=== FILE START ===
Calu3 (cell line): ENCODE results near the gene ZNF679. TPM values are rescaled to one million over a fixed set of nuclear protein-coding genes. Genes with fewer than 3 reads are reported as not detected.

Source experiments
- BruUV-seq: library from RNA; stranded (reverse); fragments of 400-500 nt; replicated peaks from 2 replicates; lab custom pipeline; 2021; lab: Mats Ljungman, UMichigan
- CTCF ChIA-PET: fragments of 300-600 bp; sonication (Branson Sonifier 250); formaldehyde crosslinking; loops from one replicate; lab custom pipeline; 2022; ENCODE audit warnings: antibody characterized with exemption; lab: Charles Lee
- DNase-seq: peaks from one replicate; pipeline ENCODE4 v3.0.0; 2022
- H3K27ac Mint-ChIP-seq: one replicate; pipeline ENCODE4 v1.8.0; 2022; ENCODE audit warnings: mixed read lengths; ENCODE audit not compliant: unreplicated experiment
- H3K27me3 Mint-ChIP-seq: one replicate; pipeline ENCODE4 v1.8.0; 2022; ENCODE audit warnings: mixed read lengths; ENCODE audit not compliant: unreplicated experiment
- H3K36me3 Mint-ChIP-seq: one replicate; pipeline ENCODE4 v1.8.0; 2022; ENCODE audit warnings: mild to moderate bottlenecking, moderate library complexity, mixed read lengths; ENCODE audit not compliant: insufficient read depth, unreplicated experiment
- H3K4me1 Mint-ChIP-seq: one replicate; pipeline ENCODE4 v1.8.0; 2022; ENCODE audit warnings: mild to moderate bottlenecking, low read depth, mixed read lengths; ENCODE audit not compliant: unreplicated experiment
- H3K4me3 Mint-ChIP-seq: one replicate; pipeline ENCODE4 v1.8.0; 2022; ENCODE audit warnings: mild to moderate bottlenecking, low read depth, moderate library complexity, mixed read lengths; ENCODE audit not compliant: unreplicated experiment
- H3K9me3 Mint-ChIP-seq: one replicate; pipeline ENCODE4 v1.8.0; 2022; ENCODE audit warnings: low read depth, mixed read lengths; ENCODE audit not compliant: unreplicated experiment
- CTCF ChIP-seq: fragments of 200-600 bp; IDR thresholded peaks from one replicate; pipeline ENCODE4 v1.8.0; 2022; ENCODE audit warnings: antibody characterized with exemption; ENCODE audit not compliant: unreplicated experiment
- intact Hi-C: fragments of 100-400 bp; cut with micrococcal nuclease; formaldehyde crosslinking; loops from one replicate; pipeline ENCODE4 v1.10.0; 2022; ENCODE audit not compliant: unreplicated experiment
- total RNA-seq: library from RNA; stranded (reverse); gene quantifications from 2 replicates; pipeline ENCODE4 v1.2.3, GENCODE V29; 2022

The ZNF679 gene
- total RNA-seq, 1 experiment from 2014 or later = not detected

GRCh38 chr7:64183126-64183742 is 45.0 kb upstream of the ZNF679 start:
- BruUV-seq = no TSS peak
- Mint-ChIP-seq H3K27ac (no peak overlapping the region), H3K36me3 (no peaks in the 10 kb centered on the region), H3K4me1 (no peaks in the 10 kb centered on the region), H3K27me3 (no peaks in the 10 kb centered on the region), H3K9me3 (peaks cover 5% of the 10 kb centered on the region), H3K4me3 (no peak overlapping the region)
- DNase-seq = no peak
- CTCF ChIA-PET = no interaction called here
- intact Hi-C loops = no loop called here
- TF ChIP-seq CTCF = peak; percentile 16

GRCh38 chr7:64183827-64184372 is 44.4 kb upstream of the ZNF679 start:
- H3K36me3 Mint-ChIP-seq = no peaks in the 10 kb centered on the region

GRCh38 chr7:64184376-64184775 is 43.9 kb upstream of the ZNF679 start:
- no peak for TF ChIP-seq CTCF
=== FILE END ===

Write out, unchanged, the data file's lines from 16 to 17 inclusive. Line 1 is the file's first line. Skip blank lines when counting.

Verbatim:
- total RNA-seq, 1 experiment from 2014 or later = not detected

GRCh38 chr7:64183126-64183742 is 45.0 kb upstream of the ZNF679 start: